Lord John and the Brotherhood of the Blade

Page 14

Grey smiled briefly.

“I suppose you’re right. You’ve become very skilled at valeting, Tom.”

Tom nodded matter-of-factly at the compliment.

“Yes, I have, me lord. Not but what you could wear red silk and a diamond in your nose like the Earl of Sandwich. They’ll be talking of this funeral for months.”

Grey caught the slight emphasis on “this,” and looked sharply at Tom.

“Because of the tragic nature of the countess’s death, do you mean?”

“Aye, that—but more because of the earl. Did you know, me lord, the talk is that he…er…laid hands upon himself?” Tom spoke delicately, avoiding looking at Grey—which told Grey just how accurately the servants’ gossip at Jermyn Street had informed his valet regarding the Greys’ own family scandal. How long had Tom known about it? he wondered.

“I hadn’t, no.” So that was what was behind at least some of the Dunsanys’ agitation. “Does everyone know? The public at large, I mean, not just the servants here?”

“Oh, yes, sir! Jack the footman says the betting is five to three down the Bells, as how vicar will cut up rough tomorrow when they bring him in. Not let him be buried in hallowed ground, aye?”

“The vicar…what, is the earl being buried tomorrow, too?” He was momentarily staggered. He couldn’t think how he had overlooked the earl’s death—or rather, he could. No one had spoken of the late earl, or his untimely and coincidental demise. All the talk was of Geneva; none of the Dunsany household had mentioned the earl or his funeral at all, and he had unconsciously assumed that it had already taken place.

“Yes, me lord.” Tom looked pleased at being the bearer of interesting news. “The old earl hadn’t any kin, and Lord Dunsany was all for burying him on the quiet, like; tuck him safe away under the chapel floor up at Ellesmere. But Lady Dunsany wouldn’t have it. She said,” he lowered his voice portentously, “as how it would look fishy, see?”

“I am completely sure Lady Dunsany said nothing of the sort, but I take your meaning, Tom. And so?”

“And so she got her way. Ladies usually do, you know,” Tom informed him. “You want to be careful of that Lady Joffrey, me lord. She’s got her eye—”

“Yes, I know. So it was Lady Dunsany’s idea to bury the earl together with his wife?” Brazen it out with a lavish public funeral, and dare anyone to claim the earl’s death was not an accident. It was not a bad idea, he’d grant her that. It would give rise to more talk in the short run, of course—but if the vicar could be coerced into burying the earl in consecrated ground, it would put paid to the rumors of suicide, and the talk would die a natural death, with no lingering whiff of scandal to follow her grandson.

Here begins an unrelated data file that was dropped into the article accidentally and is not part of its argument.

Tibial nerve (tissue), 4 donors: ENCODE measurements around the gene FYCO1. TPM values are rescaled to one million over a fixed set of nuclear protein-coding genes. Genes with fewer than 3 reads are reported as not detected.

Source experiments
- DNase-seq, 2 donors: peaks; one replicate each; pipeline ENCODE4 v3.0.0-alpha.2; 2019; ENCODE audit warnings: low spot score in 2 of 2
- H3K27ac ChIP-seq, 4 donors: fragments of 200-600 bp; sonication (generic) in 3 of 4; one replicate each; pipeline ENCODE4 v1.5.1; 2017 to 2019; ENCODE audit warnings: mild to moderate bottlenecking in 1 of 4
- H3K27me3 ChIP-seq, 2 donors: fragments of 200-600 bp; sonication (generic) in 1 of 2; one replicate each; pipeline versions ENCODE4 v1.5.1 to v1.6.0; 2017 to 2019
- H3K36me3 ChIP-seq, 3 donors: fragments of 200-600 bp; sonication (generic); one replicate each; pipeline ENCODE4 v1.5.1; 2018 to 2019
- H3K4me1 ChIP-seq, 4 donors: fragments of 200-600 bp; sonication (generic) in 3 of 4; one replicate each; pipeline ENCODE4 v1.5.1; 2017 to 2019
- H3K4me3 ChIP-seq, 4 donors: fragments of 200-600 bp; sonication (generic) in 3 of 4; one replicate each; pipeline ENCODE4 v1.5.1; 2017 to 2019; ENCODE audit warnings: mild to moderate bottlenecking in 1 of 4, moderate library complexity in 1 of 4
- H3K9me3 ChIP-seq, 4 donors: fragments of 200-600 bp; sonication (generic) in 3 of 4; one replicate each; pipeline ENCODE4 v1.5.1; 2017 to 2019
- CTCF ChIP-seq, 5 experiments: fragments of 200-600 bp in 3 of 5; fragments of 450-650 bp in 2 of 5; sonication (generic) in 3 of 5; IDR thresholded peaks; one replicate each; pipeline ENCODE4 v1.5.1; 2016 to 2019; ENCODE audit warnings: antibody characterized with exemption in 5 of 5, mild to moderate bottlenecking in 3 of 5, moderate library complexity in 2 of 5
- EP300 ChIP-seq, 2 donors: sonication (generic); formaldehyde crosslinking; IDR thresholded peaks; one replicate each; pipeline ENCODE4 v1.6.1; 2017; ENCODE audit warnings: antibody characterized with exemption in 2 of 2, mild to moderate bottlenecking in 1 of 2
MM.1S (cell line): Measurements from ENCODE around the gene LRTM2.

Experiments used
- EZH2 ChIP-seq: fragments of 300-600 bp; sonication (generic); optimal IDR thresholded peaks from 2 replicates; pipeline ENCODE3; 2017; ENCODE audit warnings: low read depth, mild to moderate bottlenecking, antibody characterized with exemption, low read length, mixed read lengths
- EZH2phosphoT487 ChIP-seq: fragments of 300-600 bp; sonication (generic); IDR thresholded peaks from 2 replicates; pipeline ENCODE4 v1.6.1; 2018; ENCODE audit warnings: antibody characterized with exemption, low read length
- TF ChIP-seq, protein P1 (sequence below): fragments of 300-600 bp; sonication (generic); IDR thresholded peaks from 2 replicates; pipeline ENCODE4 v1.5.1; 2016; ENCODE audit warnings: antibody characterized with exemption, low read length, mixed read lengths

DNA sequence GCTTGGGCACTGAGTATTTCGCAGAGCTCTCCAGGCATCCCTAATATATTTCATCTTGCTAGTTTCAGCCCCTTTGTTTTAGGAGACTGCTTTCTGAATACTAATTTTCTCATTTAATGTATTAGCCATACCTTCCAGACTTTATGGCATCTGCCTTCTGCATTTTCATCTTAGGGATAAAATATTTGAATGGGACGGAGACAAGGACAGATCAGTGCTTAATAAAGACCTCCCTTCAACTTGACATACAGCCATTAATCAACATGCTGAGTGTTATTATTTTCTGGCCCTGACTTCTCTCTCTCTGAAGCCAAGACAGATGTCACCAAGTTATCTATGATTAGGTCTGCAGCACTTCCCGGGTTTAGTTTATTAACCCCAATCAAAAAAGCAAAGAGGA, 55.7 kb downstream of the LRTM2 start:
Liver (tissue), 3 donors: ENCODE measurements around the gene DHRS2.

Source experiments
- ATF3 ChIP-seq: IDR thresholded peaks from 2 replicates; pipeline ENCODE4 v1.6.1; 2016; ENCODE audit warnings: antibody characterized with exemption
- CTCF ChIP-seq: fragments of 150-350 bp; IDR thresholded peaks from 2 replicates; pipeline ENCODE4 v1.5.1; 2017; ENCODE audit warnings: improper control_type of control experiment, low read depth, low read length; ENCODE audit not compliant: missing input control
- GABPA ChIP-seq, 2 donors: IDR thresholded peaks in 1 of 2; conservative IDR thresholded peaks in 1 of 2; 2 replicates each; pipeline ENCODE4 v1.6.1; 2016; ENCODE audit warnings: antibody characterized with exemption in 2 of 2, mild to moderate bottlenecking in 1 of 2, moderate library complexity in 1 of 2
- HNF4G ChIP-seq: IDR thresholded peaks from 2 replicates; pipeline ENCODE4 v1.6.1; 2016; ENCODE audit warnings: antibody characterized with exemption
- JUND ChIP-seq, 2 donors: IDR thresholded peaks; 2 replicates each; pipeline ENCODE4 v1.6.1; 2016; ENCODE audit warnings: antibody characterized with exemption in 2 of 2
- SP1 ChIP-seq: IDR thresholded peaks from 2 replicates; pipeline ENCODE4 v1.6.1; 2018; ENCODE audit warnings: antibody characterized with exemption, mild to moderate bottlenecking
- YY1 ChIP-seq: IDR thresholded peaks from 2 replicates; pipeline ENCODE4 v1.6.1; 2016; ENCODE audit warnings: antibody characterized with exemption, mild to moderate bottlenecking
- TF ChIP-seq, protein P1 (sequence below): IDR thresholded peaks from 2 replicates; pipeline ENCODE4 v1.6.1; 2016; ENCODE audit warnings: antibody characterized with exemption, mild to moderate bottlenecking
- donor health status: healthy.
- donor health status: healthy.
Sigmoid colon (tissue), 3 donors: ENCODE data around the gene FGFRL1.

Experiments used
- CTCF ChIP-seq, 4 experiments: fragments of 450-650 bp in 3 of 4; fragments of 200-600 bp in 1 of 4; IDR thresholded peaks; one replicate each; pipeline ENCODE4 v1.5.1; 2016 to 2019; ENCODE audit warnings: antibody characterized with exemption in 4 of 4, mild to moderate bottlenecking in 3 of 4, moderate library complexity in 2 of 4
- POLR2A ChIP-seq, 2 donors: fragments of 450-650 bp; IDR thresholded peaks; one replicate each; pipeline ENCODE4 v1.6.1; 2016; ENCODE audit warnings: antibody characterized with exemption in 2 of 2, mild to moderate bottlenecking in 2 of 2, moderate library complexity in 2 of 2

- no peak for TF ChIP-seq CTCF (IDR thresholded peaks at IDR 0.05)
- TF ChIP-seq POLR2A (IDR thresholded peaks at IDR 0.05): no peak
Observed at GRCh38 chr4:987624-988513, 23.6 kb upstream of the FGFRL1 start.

The coroner’s jury had brought back a verdict of accident, he knew. Such a jury was bound to be sympathetic to the Dunsanys, who were popular in the district. But if the vicar chose to make a scene…No wonder the Dunsanys were on edge.

“Yes, me lord. They was back and forth about it, and it wasn’t decided for sure until this morning, Mr. Hanks says. But the vicar will have heard. They’d have to send him word, if they meant him to do the funeral.”

Yes, and doubtless the vicar would be grappling with his own conscience through the night, if he had doubts about the matter.

Tom was hesitating, evidently wanting to ask something, but unsure how it might be received. Grey raised a brow, inviting Tom to speak.

“They said—is it true, me lord, as how if a nobleman does himself in, the Crown can take the estate?”

Grey felt a tightening of the belly, but answered calmly. That, of course, was why the jury had brought it in as accident.

“Yes. On the grounds that self-murder is a crime against God, and against the state, as well. But it is not an invariable consequence. The king may choose not to exercise confiscation, or the…suicide may be ruled to have taken place while the person’s mind was deranged, thus relieving him of the onus of crime.” He took a deep breath and turned round, looking directly at his valet. “That’s what was said of my father. That he was insane.”

Tom stared at him, expressionless, but with such a depth of sympathy in his eyes that Grey was obliged to turn away again, pretending to rummage for something in one of the saddlebags that had been brought up.

“I’m that sorry, me lord,” Tom said at last, so softly that Grey had the option of pretending not to have heard him. He thrust a hand into the saddlebag, feeling about at random, and closed his fist on something hard. It didn’t matter what. He closed his eyes and squeezed it as hard as he could, until the bones of his knuckles popped.

“Thank you,” he said, just as softly.